ISSN (Print) - 0012-9976 | ISSN (Online) - 2349-8846

Ajay SainiSubscribe to RSS - Ajay Saini

Japanese Occupation of Nicobar Islands

Primarily based on archival research, especially an unpublished diary of Nicobarese stalwart leader John Richardson, this article gives a glimpse of the sufferings that the Nicobarese endured under the Japanese colonial regime during World War II. The regime exposed the indigenes to war, slavery, torture, and executions. At the same time it engendered leadership in the Nicobar Islands which consolidated these historically isolated people into a community and ended their prolonged economic and sexual exploitation.

Voices from the Periphery

Islands in Flux: The Andaman and Nicobar Story by Pankaj Sekhsaria, Noida: Harper Litmus, 2017; pp xxx + 268, ₹399.

Boycotting Schools in Nicobar for Education

The Andaman and Nicobar administration, vide its Extraordinary Gazette notification on 7 September 2015, lowered the minimum percentage of marks required for the Scheduled Tribe candidates for admission to the MBBS course and admitted eight Nicobarese students at the Andaman and Nicobar Islands Institute of Medical Sciences. In March 2016, the Medical Council of India argued these admissions as illegal and discharged the concerned students, which has stirred resistance among the Nicobarese.

What Murdered the “Mixed-Race” Jarawa Baby?

Rather than focusing on the role of the Jarawa man allegedly involved in the killing of an infant in the Andaman Islands, we should probe into the changing relationship of the Jarawa and non-Jarawa population of the island. A shift in the Jarawa identity and their changing relations with the non-Jarawa may have made them even more vulnerable.

'Outsider, We Love and Fear You'

The Nicobarese are not against "outsiders" and have a long tradition of embracing different cultures. They respect religious heterogeneity and even though the Hindu population in Kamorta and Katchal is small, there are numerous Hindu temples around, to which the Nicobarese have never objected. Their opposition to marriage alliances with outsiders is not religiously motivated but provoked by the undue advantage that the non-Nicobarese have taken by encroaching on their land and also disrupting the hitherto harmonious socio-economic dynamics. A response to Swapan K Biswas's article "Interreligious Marriage in Nicobar Islands: Opportunities and Challenges" (EPW, 30 May 2015).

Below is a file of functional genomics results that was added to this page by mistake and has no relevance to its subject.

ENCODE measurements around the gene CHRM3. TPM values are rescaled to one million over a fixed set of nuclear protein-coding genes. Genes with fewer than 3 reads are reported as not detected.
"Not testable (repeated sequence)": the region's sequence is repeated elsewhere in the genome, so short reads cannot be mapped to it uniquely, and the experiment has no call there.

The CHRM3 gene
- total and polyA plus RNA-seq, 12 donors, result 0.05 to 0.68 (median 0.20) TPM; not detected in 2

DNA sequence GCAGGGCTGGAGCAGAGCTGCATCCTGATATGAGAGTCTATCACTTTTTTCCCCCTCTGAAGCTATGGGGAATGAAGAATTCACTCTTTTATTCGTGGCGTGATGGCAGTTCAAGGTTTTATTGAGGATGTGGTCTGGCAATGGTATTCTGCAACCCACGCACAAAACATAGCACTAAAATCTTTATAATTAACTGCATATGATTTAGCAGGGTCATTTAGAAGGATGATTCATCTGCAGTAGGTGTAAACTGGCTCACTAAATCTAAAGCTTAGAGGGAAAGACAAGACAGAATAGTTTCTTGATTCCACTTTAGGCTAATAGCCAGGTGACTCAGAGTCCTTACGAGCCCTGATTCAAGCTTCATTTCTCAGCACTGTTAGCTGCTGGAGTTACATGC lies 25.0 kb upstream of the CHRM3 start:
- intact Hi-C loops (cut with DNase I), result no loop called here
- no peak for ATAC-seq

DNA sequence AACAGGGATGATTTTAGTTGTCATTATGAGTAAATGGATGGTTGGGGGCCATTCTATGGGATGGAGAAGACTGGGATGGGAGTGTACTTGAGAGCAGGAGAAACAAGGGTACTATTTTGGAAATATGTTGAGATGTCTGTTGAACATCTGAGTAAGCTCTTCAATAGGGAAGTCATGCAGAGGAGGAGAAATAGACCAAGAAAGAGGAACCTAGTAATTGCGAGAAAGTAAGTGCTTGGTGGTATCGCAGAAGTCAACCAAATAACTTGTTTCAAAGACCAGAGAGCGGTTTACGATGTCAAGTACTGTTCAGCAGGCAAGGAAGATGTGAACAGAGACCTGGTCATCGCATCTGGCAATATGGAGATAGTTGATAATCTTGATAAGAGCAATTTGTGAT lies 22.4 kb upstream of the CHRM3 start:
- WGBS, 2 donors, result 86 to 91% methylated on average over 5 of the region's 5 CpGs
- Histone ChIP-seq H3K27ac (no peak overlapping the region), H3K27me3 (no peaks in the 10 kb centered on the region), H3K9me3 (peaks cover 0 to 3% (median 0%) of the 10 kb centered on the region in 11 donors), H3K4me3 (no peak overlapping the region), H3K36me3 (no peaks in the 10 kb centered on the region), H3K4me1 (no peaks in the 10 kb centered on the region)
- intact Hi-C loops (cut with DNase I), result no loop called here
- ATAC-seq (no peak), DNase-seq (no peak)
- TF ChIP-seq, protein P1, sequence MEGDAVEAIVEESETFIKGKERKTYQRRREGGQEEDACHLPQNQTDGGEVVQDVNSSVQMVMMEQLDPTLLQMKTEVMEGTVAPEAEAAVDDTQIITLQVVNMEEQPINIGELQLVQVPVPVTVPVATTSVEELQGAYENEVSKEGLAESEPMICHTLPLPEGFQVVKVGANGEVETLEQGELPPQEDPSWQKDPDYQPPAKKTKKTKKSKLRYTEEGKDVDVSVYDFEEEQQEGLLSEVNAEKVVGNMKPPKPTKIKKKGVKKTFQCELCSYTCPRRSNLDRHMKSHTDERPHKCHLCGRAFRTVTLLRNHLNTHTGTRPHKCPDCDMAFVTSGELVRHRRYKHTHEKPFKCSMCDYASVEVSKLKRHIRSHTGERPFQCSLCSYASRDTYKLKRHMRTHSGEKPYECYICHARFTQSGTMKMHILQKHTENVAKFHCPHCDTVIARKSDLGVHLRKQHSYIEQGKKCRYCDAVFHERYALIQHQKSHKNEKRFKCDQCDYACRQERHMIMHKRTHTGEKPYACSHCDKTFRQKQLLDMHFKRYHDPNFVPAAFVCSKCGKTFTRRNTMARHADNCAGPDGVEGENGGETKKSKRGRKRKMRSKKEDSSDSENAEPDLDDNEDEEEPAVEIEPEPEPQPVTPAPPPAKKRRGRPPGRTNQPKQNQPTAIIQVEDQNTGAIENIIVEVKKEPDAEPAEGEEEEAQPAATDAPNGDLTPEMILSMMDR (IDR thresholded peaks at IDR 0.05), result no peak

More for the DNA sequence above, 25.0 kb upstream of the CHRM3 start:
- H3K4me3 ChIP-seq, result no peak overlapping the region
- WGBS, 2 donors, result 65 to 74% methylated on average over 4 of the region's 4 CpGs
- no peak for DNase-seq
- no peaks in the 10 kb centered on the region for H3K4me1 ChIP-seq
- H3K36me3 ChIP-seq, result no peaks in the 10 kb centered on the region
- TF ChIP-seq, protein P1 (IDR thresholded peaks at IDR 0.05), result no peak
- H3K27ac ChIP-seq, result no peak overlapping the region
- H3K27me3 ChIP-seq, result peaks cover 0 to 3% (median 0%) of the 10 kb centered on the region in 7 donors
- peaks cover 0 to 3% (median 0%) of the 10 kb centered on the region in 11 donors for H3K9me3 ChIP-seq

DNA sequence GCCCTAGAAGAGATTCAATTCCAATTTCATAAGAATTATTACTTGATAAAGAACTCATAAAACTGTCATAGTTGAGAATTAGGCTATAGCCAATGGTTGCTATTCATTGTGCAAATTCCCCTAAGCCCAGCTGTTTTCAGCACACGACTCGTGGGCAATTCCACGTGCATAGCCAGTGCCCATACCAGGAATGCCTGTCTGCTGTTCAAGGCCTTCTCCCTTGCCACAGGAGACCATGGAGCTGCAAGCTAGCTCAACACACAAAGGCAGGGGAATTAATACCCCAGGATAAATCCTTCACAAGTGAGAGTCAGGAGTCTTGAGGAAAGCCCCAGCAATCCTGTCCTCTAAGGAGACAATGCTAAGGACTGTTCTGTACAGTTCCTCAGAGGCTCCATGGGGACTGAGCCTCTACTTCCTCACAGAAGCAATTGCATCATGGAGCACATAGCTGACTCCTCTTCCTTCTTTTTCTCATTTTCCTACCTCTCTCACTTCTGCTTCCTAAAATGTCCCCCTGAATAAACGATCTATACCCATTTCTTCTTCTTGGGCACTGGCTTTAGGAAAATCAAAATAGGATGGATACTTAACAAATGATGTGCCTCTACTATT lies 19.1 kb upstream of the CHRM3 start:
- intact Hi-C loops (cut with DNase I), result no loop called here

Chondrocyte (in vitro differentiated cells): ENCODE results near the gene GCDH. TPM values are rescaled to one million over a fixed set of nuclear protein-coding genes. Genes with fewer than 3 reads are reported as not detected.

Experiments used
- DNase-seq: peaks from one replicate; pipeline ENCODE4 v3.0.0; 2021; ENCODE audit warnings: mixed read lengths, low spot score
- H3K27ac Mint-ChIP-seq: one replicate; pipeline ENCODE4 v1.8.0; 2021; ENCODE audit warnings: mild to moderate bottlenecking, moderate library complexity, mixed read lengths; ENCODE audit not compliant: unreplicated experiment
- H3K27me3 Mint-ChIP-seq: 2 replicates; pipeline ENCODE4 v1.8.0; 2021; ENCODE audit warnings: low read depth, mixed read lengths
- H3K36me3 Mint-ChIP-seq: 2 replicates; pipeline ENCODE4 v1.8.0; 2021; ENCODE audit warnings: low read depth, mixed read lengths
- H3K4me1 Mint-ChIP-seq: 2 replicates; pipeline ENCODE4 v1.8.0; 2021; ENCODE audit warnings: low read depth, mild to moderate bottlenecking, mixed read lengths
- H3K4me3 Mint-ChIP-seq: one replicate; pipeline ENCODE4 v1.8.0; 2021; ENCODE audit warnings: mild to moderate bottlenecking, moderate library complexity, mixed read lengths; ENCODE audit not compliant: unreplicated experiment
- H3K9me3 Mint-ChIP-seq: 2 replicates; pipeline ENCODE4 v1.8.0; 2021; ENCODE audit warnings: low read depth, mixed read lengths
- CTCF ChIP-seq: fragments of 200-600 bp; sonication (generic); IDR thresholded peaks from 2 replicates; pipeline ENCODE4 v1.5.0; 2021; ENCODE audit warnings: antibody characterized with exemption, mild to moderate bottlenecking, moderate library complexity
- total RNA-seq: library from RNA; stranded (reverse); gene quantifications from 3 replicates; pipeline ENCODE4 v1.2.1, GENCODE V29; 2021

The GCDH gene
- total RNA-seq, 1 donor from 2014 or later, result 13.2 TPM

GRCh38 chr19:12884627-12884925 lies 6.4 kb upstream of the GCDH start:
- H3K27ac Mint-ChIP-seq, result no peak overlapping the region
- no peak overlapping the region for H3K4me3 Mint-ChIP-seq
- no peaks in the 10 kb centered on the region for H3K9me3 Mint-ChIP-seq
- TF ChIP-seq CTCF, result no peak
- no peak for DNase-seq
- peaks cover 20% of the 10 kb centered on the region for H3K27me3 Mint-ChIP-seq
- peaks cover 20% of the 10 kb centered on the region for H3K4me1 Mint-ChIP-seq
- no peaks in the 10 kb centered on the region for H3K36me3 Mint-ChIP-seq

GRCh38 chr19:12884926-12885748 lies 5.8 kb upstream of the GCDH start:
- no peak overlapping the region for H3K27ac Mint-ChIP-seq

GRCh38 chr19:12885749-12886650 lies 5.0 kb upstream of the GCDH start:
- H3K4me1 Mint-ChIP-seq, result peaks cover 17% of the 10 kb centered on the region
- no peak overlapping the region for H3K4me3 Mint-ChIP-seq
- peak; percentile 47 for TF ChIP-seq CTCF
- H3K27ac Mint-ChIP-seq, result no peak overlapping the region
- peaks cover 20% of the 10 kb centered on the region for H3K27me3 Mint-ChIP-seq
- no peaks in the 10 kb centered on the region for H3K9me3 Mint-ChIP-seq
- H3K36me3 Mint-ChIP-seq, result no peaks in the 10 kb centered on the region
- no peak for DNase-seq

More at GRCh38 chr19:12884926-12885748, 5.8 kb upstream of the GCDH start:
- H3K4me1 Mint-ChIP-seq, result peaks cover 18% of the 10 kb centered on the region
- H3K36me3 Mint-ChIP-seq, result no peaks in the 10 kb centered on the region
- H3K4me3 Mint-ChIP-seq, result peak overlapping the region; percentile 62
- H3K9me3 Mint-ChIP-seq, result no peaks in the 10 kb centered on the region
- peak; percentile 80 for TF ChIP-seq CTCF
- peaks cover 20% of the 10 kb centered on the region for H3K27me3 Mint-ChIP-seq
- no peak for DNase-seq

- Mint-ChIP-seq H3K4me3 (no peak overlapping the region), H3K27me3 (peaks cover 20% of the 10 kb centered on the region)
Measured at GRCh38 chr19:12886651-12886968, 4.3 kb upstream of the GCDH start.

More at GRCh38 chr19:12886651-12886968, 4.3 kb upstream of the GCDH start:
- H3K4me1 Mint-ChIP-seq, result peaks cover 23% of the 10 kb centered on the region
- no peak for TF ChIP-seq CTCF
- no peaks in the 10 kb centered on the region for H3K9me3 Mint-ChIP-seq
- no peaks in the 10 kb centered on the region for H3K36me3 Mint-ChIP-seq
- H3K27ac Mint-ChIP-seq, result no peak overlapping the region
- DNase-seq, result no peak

Post-Tsunami Humanitarian Aid

Historically, the Nicobarese of the Andaman and Nicobar Islands have lived in isolation with sporadic cross-cultural contact. Relying on the traditional knowledge and the resources provided by their ecosystem, the indigenes subsisted independently in their tribal reserve until the Indian Ocean tsunami inundated the Nicobar archipelago. Post-tsunami, the ANI administration undertook massive humanitarian interventions in the southern Nicobar Islands. This article analyses the post-tsunami sociocultural change among the Nicobarese against the backdrop of the humanitarian aid administration that began in December 2004. The article specifically inquires into the post-tsunami strategic-spatial interventions in the Nicobarese ecological niche and argues that the change after the tsunami has been tacitly engineered through humanitarian interventions.

A Decade of Disaster and Aid in Nicobar

In her article, “A Decade of Disaster Risk Management in India” (EPW, 31 January 2015), Malini Nambiar argues that building resilience, vertical synergies and community participation are significant for vulnerability reduction and successful disaster risk management. She also emphasises the need to...

The Nicobarese 'Letters of Sufferings: In Protest, Respectfully Yours'

I read Pankaj Sekhsaria’s “Disaster as a Catalyst for Military Expansionism: The Case of the Nicobar Islands” (EPW, 3 January 2015) with interest. Throughout, Sekhsaria poses interesting questions and proffers a cohesive analysis of the raison d´état by interlinking incidents (jigsaws) in the...

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